City proposes raising senior center's rent by 9000 percent - WNEM TV 5

City proposes raising senior center's rent by 9000 percent

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(Source: WNEM) (Source: WNEM)
FLINT, MI (WNEM) -

A non-profit senior center faces an uncertain future because its landlord wants to raise rent by 9,000 percent.

The landlord is the city, which charges a dollar a year. It said it needs to recover some of its maintenance costs, but the increase could put a real pinch on the center.

"It's something for the seniors to get out of the house, have activities and stuff to do, move around," said Percy Knapp, president of the Hesselbridge Board of Directors.

Knapp said the center could be in jeopardy after the city decided to change the rent from $1 to $9,000 a year.

"That dollar a year will help keep our programs going. Cause all the money we get is allocated to our programs and serving the seniors. This would be a stab in the heart," Knapp said.

He said the center offers entertainment, food and exercise to the aging community in Flint at no cost.

The Hesselbridge Senior Community Center has been around since 1987 and the board members said at least 100 seniors visit the center each day.

The city said the dollar a year lease agreement is no longer feasible and was put into place during a different time under different management.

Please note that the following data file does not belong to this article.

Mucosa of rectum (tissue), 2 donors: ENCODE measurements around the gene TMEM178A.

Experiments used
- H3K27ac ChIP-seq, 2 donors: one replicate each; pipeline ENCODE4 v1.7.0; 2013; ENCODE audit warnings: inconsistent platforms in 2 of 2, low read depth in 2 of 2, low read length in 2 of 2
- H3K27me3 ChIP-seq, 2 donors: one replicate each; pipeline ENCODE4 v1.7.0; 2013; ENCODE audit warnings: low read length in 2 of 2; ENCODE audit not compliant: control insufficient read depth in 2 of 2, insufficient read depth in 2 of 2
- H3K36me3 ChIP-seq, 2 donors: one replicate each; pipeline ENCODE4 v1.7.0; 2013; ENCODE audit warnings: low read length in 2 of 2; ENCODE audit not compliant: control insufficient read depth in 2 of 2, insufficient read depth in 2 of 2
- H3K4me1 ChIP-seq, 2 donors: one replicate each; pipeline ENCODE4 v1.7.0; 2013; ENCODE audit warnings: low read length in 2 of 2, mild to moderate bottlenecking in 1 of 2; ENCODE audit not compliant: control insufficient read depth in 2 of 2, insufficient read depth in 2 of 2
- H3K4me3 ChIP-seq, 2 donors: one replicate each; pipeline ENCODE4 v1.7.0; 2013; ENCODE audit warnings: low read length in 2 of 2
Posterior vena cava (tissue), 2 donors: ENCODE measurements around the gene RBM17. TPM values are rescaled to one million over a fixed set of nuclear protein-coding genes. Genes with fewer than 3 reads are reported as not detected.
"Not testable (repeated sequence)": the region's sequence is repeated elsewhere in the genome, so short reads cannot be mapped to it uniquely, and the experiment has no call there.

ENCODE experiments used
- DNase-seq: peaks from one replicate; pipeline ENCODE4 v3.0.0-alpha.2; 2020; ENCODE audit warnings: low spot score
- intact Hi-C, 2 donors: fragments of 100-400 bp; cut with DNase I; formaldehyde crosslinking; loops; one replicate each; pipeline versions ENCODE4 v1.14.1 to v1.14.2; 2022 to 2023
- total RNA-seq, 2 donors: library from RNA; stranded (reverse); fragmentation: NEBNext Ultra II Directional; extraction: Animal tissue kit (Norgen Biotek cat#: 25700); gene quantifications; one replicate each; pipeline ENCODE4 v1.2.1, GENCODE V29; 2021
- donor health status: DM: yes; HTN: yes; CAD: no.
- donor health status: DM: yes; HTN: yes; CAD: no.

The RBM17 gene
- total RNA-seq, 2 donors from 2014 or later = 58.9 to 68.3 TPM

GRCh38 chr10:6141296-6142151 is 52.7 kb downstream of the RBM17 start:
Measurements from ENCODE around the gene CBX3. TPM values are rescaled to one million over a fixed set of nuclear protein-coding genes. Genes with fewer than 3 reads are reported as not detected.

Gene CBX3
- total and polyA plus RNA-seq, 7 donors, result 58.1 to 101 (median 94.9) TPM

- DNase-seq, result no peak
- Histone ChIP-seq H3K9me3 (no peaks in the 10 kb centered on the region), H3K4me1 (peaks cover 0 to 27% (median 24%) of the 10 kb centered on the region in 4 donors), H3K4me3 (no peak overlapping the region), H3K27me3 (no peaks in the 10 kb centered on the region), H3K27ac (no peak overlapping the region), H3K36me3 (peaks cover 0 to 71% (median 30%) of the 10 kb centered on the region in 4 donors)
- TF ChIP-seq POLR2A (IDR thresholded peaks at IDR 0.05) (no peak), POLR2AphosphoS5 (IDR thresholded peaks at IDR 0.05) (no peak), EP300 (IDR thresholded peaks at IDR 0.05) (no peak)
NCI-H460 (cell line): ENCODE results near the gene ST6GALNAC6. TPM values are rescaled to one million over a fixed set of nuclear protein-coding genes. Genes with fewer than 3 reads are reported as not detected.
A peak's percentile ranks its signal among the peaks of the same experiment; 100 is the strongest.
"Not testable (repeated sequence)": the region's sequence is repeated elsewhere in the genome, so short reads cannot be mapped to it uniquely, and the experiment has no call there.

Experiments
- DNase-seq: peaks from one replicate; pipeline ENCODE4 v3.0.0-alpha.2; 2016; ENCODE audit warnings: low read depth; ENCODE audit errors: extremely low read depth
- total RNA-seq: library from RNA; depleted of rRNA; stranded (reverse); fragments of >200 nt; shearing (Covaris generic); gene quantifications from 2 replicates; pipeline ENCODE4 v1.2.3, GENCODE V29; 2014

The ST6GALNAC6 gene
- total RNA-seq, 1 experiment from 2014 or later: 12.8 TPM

"The emergency manager established some agreements that don't work for the city of Flint. In addition to that, the city has to continue to have partnership groups that are mutually beneficial. We cannot continue to pay the bills for every non-profit in this community," City Administrator Sylvester Jones said.

Jones prospered a new lease agreement hoping to charge the center $750 a month with the non-profit taking care of the day to day expenses like electricity and snow removal. Jones said the center receives $113,000 annually for funding and believes it is more than fair.

"We're asking them, saying hey, this is something that is supposed to work for the city of Flint and as well as the non-profit. We are asking for terms that will not continue to take dollars away from the city in other areas," Jones said.

The city said they will continue to negotiate with the senior center board.

As for Knapp, he said he doesn't want the center to be put at risk of closing its doors because of financial reasons.

"Everybody enjoys themselves coming up here. It would be something. Quite a lot of people come through here. That would be a lot of people wiped out of the programs and stuff," Knapp said.

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